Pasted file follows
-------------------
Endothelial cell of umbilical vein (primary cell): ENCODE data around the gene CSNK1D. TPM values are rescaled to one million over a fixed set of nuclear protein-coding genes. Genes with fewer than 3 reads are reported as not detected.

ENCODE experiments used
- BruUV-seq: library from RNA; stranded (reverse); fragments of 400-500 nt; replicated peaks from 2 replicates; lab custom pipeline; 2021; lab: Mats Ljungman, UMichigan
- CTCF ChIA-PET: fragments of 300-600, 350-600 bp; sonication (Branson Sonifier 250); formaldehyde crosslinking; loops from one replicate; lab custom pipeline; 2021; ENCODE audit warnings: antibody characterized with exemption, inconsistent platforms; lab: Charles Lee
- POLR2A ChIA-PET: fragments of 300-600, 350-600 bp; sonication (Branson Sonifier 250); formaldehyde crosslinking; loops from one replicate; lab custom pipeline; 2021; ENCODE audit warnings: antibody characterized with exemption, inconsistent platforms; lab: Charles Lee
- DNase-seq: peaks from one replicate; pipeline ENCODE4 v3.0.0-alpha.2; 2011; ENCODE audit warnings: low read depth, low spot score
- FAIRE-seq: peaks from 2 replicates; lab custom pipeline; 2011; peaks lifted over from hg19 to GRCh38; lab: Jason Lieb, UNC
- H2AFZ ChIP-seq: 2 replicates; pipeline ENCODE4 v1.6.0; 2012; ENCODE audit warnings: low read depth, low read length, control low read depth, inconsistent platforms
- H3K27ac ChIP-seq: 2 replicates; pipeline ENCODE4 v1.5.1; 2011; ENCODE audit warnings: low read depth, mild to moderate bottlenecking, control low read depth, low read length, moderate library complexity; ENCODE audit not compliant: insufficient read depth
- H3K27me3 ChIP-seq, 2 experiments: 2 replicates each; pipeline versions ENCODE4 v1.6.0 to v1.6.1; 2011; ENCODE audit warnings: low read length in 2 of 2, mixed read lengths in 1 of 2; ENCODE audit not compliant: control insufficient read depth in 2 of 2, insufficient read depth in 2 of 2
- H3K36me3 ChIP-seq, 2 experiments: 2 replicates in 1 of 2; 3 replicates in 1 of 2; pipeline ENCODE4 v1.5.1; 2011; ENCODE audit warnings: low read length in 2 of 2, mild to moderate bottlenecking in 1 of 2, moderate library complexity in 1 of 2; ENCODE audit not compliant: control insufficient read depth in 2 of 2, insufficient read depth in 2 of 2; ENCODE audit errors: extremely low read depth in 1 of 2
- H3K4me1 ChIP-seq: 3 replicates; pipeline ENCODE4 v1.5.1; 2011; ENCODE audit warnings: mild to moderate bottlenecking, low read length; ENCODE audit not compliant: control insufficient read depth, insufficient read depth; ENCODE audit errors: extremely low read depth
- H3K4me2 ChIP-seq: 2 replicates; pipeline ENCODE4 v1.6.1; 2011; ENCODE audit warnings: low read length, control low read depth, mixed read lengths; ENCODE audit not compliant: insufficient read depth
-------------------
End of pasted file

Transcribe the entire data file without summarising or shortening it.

Endothelial cell of umbilical vein (primary cell): ENCODE data around the gene CSNK1D. TPM values are rescaled to one million over a fixed set of nuclear protein-coding genes. Genes with fewer than 3 reads are reported as not detected.

ENCODE experiments used
- BruUV-seq: library from RNA; stranded (reverse); fragments of 400-500 nt; replicated peaks from 2 replicates; lab custom pipeline; 2021; lab: Mats Ljungman, UMichigan
- CTCF ChIA-PET: fragments of 300-600, 350-600 bp; sonication (Branson Sonifier 250); formaldehyde crosslinking; loops from one replicate; lab custom pipeline; 2021; ENCODE audit warnings: antibody characterized with exemption, inconsistent platforms; lab: Charles Lee
- POLR2A ChIA-PET: fragments of 300-600, 350-600 bp; sonication (Branson Sonifier 250); formaldehyde crosslinking; loops from one replicate; lab custom pipeline; 2021; ENCODE audit warnings: antibody characterized with exemption, inconsistent platforms; lab: Charles Lee
- DNase-seq: peaks from one replicate; pipeline ENCODE4 v3.0.0-alpha.2; 2011; ENCODE audit warnings: low read depth, low spot score
- FAIRE-seq: peaks from 2 replicates; lab custom pipeline; 2011; peaks lifted over from hg19 to GRCh38; lab: Jason Lieb, UNC
- H2AFZ ChIP-seq: 2 replicates; pipeline ENCODE4 v1.6.0; 2012; ENCODE audit warnings: low read depth, low read length, control low read depth, inconsistent platforms
- H3K27ac ChIP-seq: 2 replicates; pipeline ENCODE4 v1.5.1; 2011; ENCODE audit warnings: low read depth, mild to moderate bottlenecking, control low read depth, low read length, moderate library complexity; ENCODE audit not compliant: insufficient read depth
- H3K27me3 ChIP-seq, 2 experiments: 2 replicates each; pipeline versions ENCODE4 v1.6.0 to v1.6.1; 2011; ENCODE audit warnings: low read length in 2 of 2, mixed read lengths in 1 of 2; ENCODE audit not compliant: control insufficient read depth in 2 of 2, insufficient read depth in 2 of 2
- H3K36me3 ChIP-seq, 2 experiments: 2 replicates in 1 of 2; 3 replicates in 1 of 2; pipeline ENCODE4 v1.5.1; 2011; ENCODE audit warnings: low read length in 2 of 2, mild to moderate bottlenecking in 1 of 2, moderate library complexity in 1 of 2; ENCODE audit not compliant: control insufficient read depth in 2 of 2, insufficient read depth in 2 of 2; ENCODE audit errors: extremely low read depth in 1 of 2
- H3K4me1 ChIP-seq: 3 replicates; pipeline ENCODE4 v1.5.1; 2011; ENCODE audit warnings: mild to moderate bottlenecking, low read length; ENCODE audit not compliant: control insufficient read depth, insufficient read depth; ENCODE audit errors: extremely low read depth
- H3K4me2 ChIP-seq: 2 replicates; pipeline ENCODE4 v1.6.1; 2011; ENCODE audit warnings: low read length, control low read depth, mixed read lengths; ENCODE audit not compliant: insufficient read depth